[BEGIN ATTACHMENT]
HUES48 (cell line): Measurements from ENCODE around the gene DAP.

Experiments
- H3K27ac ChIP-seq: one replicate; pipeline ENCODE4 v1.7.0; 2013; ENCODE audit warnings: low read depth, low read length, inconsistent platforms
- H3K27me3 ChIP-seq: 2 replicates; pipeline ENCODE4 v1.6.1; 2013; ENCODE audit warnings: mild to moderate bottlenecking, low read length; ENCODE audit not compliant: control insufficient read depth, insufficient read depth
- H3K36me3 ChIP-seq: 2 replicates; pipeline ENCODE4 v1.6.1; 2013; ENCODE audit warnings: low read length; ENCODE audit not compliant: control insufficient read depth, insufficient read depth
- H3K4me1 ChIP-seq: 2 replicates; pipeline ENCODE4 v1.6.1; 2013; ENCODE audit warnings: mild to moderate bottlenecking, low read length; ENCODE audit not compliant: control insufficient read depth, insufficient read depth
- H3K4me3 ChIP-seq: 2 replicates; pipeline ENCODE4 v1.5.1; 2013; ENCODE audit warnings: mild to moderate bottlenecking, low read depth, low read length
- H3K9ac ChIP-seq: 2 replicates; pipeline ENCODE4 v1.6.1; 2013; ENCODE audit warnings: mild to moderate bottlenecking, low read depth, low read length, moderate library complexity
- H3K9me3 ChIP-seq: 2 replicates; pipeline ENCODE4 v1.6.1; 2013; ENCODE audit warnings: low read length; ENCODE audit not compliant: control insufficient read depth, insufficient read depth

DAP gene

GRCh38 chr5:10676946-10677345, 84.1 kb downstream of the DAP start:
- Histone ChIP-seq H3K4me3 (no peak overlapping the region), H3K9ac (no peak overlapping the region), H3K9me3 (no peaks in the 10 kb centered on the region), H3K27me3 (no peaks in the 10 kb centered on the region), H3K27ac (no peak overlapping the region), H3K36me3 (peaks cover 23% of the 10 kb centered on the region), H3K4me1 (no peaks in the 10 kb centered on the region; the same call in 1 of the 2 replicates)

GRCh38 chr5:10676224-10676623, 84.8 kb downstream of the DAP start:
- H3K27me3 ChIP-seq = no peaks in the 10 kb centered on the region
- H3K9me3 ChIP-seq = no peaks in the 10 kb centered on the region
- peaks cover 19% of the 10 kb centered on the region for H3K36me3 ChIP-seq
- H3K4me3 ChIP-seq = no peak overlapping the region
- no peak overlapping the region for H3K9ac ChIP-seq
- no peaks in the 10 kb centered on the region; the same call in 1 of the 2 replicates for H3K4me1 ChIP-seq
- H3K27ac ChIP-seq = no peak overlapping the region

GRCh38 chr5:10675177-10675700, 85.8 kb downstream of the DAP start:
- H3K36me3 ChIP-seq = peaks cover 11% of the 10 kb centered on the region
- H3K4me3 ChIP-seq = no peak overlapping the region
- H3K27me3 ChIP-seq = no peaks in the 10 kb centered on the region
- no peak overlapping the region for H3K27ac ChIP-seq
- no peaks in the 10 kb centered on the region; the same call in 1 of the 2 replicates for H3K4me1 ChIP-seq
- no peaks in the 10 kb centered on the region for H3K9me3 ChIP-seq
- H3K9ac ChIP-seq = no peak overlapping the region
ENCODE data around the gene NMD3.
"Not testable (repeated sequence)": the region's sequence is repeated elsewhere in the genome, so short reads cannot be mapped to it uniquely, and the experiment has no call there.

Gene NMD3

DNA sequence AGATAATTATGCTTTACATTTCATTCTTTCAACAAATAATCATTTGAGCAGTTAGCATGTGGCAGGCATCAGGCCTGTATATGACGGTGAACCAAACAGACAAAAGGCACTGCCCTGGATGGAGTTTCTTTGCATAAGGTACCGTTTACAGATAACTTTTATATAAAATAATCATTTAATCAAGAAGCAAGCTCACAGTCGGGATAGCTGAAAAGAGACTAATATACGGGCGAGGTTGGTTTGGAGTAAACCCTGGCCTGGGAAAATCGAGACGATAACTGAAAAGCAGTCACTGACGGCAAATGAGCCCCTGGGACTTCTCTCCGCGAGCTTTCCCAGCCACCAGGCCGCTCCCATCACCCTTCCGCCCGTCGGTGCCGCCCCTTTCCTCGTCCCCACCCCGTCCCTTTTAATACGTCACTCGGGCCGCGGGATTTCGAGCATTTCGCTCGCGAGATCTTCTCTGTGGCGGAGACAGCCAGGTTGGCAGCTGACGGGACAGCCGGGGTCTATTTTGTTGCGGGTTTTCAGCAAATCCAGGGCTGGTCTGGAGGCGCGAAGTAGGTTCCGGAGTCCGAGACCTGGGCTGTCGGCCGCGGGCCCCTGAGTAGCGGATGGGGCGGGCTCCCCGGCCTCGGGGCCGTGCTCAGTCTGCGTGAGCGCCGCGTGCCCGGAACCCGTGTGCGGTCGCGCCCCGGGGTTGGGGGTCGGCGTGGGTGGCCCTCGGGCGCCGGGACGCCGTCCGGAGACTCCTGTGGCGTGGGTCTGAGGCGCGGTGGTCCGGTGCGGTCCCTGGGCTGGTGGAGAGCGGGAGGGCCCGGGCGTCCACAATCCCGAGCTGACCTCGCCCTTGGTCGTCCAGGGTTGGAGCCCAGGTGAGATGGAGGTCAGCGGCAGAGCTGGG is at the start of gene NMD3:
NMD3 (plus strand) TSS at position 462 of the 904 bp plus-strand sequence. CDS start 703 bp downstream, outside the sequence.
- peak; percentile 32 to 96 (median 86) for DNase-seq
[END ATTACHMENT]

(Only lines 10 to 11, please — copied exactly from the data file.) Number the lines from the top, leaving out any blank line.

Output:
DAP gene

GRCh38 chr5:10676946-10677345, 84.1 kb downstream of the DAP start: